Below is another article in a series of blog entries I’m writing as a candidate for president of Red Sox Nation.
I’m a different Red Sox fan now than I was as a kid, and before I had kids, and before 2004. Is it possible that all Red Sox fans go through an evolutionary process? I’ll go on the record asserting that there are four distinct stages in the evolution of a serious Red Sox fan (at least, there have been four for me). No stage is necessarily better or higher than another (indeed, I’m striving to return to stage 1), and all fans at all stages are equal in their Red Sox Nation citizenship. Here’s how I’d define the first two stages.
Stage 1. Discovery, Innocence, OptimismThis is the stage in a Red Sox fan’s life when he/she is awakened to the existence of the Red Sox and Fenway Park, and when everything about the team is joyful and thrilling. (Stage 1 fans could be six year-old children, or college students from outside New England, for example.) People in this stage have feelings for the team that resemble a very intense crush. They have a favorite Sox player whom they idolize, treasure the Sox posters in the Sunday Globe, and cannot conceive of a scenario where the Sox fail to win the World Series this year (they are overflowing with hope.)
For me, this stage began in about 1976 when I was in second grade and it continued through high school and the 1985 season. I kept a few journals for school during these years, and half of my entries focused on the Red Sox and the Sox-Yankees rivalry. All entries were cheerful. The journal entry I wrote the day after Bucky Dent’s homer in ’78 (I was ten) hints at more melodrama than pain. My eight year-old son is in stage 1 now, and I pray for him that it lasts as many years as possible. These are the wonderful years of baseball innocence.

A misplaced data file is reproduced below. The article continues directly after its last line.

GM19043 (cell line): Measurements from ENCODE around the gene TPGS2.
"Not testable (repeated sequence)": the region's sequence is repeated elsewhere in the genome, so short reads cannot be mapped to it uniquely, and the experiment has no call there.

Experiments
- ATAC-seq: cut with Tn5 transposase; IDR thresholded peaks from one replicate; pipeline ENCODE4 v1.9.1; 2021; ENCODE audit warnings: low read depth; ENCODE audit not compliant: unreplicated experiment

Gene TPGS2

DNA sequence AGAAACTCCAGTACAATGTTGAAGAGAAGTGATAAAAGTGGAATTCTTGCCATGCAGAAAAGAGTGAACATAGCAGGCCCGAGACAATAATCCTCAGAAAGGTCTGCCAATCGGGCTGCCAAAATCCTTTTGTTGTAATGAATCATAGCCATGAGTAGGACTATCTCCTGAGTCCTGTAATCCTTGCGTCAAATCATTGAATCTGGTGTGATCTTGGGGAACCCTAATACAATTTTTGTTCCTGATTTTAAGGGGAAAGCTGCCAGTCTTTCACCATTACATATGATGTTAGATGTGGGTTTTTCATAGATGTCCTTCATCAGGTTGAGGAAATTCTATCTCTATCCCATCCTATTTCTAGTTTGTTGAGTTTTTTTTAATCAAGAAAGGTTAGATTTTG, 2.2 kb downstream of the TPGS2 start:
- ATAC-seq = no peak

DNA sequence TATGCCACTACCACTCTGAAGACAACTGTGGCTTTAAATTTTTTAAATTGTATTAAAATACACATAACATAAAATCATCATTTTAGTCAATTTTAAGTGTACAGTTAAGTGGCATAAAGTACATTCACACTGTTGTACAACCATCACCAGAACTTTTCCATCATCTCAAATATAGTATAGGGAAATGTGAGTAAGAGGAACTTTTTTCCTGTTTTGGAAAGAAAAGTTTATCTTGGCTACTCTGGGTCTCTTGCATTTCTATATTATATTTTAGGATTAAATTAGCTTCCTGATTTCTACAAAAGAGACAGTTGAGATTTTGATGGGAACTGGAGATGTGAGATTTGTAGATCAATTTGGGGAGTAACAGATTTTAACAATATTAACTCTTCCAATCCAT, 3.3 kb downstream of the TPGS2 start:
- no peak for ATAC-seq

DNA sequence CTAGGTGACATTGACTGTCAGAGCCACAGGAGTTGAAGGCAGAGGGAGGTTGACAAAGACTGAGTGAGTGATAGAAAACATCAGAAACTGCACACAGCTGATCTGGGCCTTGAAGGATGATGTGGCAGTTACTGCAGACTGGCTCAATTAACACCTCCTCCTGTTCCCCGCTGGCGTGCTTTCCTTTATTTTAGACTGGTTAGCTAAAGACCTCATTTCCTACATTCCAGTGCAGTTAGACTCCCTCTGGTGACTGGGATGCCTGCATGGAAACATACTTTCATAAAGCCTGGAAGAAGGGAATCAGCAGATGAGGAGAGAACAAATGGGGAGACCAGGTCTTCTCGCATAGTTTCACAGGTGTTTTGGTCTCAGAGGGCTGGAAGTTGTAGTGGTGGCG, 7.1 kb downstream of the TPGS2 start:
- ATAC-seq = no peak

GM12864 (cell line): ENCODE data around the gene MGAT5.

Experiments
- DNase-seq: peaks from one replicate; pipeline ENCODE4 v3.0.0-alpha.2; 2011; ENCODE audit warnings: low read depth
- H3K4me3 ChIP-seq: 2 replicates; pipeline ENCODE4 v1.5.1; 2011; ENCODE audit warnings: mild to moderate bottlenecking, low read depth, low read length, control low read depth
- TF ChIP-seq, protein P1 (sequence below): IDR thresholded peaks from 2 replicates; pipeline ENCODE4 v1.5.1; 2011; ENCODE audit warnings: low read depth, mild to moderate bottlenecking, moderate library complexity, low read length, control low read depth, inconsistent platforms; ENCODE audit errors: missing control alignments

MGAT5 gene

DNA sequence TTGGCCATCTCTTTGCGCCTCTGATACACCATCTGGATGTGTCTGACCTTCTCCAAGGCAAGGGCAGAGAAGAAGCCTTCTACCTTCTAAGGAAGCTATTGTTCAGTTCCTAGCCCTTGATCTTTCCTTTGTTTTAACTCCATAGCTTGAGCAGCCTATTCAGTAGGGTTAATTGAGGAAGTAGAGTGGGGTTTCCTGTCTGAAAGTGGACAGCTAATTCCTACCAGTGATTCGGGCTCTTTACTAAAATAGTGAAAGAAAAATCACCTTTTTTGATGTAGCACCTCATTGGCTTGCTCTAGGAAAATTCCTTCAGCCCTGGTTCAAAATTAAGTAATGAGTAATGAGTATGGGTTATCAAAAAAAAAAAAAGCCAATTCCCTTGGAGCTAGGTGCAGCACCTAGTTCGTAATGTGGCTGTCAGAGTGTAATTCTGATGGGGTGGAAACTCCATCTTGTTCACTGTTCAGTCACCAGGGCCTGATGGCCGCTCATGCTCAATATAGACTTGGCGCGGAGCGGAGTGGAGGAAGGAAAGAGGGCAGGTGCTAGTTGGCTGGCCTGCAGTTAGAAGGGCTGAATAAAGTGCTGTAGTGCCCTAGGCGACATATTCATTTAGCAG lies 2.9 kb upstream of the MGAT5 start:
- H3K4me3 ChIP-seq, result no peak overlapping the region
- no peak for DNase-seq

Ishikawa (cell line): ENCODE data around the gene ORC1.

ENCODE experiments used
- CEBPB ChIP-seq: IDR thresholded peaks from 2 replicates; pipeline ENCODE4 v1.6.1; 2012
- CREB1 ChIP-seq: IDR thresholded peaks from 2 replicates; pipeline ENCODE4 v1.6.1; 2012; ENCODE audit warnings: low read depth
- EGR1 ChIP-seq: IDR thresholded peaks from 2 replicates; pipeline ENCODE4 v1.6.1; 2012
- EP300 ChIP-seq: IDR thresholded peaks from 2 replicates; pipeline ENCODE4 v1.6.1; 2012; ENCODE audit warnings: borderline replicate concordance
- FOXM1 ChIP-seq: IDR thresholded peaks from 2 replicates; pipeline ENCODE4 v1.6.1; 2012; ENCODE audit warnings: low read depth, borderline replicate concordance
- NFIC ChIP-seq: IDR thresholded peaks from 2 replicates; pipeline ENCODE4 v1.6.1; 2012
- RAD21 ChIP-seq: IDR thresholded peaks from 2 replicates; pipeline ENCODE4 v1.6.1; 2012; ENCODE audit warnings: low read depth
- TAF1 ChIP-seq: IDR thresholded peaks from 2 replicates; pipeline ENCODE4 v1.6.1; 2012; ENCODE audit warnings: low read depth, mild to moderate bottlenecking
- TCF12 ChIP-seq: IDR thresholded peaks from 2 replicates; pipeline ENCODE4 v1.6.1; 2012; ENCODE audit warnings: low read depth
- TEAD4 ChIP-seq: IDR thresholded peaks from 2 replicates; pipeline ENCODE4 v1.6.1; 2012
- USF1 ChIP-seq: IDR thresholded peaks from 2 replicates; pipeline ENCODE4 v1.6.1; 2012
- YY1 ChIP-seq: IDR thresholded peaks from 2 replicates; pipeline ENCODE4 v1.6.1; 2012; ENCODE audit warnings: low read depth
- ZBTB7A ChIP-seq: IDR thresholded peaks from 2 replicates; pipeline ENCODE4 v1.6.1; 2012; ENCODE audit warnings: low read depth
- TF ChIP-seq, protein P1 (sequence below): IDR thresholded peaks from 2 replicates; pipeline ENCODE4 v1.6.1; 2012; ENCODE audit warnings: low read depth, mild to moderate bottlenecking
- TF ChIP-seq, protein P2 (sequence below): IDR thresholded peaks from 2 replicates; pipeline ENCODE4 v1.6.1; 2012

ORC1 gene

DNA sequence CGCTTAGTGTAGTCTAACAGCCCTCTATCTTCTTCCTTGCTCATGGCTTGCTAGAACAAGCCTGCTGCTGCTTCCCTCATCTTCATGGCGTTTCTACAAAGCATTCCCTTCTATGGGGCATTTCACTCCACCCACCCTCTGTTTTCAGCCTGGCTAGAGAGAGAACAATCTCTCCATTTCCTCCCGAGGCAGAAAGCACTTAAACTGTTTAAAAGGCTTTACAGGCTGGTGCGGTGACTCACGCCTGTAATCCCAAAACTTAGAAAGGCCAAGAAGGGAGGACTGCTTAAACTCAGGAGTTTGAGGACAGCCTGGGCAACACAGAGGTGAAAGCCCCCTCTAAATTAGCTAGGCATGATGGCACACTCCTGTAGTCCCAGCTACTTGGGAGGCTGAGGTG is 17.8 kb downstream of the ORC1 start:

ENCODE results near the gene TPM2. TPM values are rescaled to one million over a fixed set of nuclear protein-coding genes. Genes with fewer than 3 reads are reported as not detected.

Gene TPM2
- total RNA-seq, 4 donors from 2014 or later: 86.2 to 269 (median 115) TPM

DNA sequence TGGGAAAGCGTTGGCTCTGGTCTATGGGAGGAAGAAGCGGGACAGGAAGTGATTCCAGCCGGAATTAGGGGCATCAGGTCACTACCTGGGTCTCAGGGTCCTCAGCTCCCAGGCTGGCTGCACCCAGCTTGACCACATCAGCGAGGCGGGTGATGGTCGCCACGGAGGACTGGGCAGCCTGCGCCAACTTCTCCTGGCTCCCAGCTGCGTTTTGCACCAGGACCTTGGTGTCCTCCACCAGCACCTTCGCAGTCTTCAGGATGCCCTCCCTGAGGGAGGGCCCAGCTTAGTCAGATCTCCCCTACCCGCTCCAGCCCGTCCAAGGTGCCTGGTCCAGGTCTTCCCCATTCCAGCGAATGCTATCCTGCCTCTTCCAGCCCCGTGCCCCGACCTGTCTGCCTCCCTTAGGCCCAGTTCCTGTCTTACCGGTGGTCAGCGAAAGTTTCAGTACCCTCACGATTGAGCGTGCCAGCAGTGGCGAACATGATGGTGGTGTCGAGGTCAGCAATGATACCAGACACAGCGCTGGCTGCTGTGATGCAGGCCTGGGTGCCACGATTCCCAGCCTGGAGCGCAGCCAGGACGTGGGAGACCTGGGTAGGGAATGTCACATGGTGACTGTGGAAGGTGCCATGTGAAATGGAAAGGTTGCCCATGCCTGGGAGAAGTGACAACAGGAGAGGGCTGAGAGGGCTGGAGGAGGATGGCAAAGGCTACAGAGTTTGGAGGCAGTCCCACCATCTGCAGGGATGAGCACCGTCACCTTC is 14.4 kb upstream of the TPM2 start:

Stage 2. Identity, Obsession, Vulnerability This is the stage of the “die-hard” fan. These fans have several emotional Red Sox memories (or scars), and their excitement about the Red Sox has blossomed into a full-fledged addiction. They cannot miss a game. Or even an inning of a game. People in this stage throw their souls at the mercy of the Red Sox’ fortunes. They experience unparalleled euphoria when things are going well, but are vulnerable to deep depression when the team disappoints. Every win or loss is taken personally and somehow reflects their own self-value. Some fans choose to never leave this stage, and we admire them for that.
For me, stage 2 began when I went to college in New Hampshire and was surrounded by people from all over the world, but mostly from New York and New Jersey. The Red Sox served as the core of my identity. I felt like a full-fledged member of the team. I would travel very, very long distances, stand in long lines (even overnight), pay money I didn’t have, and change any long-standing plans (such as participating in a relative’s wedding) to watch them play in person. Like I say in my song, it’s a kind of insanity. (Most fans in stages 3 and 4 re-enter stage 2 when the Sox play the Yankees, or are in the playoffs and World Series.)
Coming soon, the definitions of Red Sox Nation citizens in stages 3 and 4 of their fan evolution.